Saturday, August 28, 2010

Tuesday, August 24, 2010

Sunday, August 22, 2010

Around the Island

Today was a simple tour around the island and it made the day go so well. I began with a walk down to Waikiki Beach and a little wading in the water. I had a nice breakfast at a coffee shop where a former SCUBA diving instructor and I talked about diving in Hawaii and at the Great Barrier Reef and then we talked about the brevity in life and how we are to best use our time in light of it.

Clem and Alice picked Dave and me up for a tour of the island. We first drove past the extensive boulevard of shops surrounding the Waikiki beach area. The shopping promenade extended a great length and then we drove down the grassy mall at the end of the beach, right below Diamondhead mountain.

From there, we passed Jim Nabor's (Gomer Pyle) house, as well as the places where Tom Selleck and Jack Lord used to live. We then began to circle the island stopping at a few choices spots for sight-seeing, having lunch, and stopping at the military memorials. It is so interesting to see the largely self-contained life of the military and the fraternity they share (is that O.K. to use even with women in the Armed Services?) I have great respect for the way our military carries out its policies and care for its members. Loyalty is a life-long bond among the personnel.

We ate at a golfing club house and then set out to get a shaved ice at Manamoto's on the north part of the island. Let me tell you about this shaved ice. First, they put Japanese red beans marinated in sugar (Azuka) at the bottom of the cub, then fill it with vanilla ice cream, then form a rounded ice patch on top of that in which you pour three flavors onto it and cover it with condense milk if that suits your taste. (It does not mine.) I chose tangerine, pineapple, and coconut cream. Yummy.

Largely, we went to the north shore because the great surfing waves are there. They sometimes swell to twenty feet or even higher. The great surfers of the world come here just to ride the most magnicent waves in the U.S. But today, the water was so still and placid that I could have dropped a penny into the water to make a wave. We laughed because of the disappointment, but it was great fun to tour the island of O'ahu.

I even saw two mongoose. I have no idea how to make it plural - mongeese? or mongooses? or simply mongoose? No idea.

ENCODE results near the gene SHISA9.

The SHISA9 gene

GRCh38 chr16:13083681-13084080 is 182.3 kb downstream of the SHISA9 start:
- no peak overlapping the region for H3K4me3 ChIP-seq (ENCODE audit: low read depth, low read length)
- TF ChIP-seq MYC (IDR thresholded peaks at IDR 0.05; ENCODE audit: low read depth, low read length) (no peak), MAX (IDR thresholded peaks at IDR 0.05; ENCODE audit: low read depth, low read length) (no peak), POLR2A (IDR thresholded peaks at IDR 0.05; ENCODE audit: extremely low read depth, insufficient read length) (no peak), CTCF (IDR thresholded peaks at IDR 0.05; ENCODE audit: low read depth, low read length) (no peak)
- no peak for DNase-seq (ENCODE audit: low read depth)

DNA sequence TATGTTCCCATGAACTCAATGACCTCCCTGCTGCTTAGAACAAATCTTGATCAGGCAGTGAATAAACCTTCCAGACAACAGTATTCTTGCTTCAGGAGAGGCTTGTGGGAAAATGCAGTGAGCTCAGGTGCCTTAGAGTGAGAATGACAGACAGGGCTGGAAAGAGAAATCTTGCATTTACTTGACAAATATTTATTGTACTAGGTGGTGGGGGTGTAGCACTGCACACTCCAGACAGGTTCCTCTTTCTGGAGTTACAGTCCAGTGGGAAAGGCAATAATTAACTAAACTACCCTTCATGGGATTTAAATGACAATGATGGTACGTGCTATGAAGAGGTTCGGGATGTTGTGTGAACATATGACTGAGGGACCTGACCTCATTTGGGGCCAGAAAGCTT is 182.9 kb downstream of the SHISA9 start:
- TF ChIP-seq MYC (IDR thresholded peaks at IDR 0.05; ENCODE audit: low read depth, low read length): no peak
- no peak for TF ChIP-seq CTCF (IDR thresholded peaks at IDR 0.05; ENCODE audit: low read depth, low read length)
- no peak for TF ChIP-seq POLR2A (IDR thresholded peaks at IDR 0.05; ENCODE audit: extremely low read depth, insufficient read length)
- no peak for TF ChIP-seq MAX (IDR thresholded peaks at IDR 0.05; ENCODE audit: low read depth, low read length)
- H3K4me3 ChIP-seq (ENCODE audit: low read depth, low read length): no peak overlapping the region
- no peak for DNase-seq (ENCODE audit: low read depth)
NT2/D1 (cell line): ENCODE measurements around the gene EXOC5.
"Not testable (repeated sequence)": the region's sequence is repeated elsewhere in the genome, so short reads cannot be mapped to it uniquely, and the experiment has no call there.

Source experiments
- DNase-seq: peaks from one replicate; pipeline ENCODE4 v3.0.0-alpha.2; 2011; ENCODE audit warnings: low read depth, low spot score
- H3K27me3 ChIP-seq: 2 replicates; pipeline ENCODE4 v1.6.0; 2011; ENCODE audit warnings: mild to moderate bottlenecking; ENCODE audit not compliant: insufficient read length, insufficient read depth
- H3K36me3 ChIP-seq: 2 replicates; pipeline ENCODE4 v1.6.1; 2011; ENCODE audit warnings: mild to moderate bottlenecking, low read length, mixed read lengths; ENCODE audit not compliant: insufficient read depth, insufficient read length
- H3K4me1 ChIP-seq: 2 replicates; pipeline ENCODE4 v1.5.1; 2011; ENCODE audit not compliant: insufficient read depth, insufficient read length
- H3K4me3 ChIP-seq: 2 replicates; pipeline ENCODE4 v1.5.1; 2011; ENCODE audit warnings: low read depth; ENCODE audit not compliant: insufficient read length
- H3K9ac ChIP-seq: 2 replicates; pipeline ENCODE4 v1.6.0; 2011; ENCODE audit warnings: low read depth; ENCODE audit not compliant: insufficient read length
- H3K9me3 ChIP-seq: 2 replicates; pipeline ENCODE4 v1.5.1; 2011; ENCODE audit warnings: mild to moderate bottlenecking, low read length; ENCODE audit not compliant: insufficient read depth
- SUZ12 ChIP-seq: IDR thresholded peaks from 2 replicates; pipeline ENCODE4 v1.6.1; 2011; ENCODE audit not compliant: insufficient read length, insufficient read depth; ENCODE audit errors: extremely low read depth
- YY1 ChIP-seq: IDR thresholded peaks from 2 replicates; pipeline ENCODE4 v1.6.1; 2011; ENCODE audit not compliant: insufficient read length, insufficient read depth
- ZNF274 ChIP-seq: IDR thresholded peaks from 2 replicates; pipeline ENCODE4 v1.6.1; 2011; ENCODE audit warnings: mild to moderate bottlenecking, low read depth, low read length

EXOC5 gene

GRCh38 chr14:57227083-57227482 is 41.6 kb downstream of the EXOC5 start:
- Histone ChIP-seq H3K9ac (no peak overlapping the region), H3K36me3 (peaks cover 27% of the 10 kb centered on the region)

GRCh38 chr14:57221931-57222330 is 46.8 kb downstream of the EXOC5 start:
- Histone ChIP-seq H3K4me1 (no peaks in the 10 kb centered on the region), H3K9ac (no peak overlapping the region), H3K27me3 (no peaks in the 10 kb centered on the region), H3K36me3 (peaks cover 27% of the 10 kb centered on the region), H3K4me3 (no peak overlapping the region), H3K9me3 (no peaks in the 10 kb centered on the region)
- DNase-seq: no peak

I'm still waiting for someone to teach me to dance.

Saturday, August 21, 2010

Who Will Dance with Me?

I've been hanging out at Waikiki Beach in Honolulu these past days and have enjoyed the warm temperatures and bright sunshine. I'm not enjoying the redness of my skin that comes from all this sunshine though. At least suntan lotion is less oily and greasy than 20 years ago.

Last night, we went out for dinner at the Koko Cafe at Waikiki Beach so we could watch the fireworks from our dining platform. Friday was Admissions Day so it was a state holiday. I chose the seafood buffet. After dinner, I convinced the group to sit in at the Warrior's lounge as a three-piece band was providing the entertainment. It was quite a hoot.

There were ancient warriors on the dance floor and they were doing a nice job keeping themselves limbered. Though many of the dance steps were from the type of dancing done nearly a century ago, they were still out on the dance floor gracefully lighting it up. Many of the dancers were confident and with great style, but the best part was that they were enjoying the evening. I'm sure many of them will be sustained by their dancing for the next few days to come.

The dance steps I know are a free-form style that everyone did to rock music in the 70's. I don't know a single dance step pattern. I just wanted to be on the dance floor....

Friday, August 20, 2010

Saying Goodbye

On August 19th, seven quick months will have passed since a fresh batch of tertians arrived from Asia Pacific, the U.S., and Europe. We have often heard formed Jesuits tell us, “tertianship was the happiest year of my life,” and we echo the same sentiments as we leave the solid bonds of friendship we have forged during our trials and experiments. We leave contentedly knowing that we have made many good friends in Australia and we are sad that we cannot spend more time with you. You have made your communities feel like our homes and though we are leaving, we know that you will not be far from our hearts and prayers.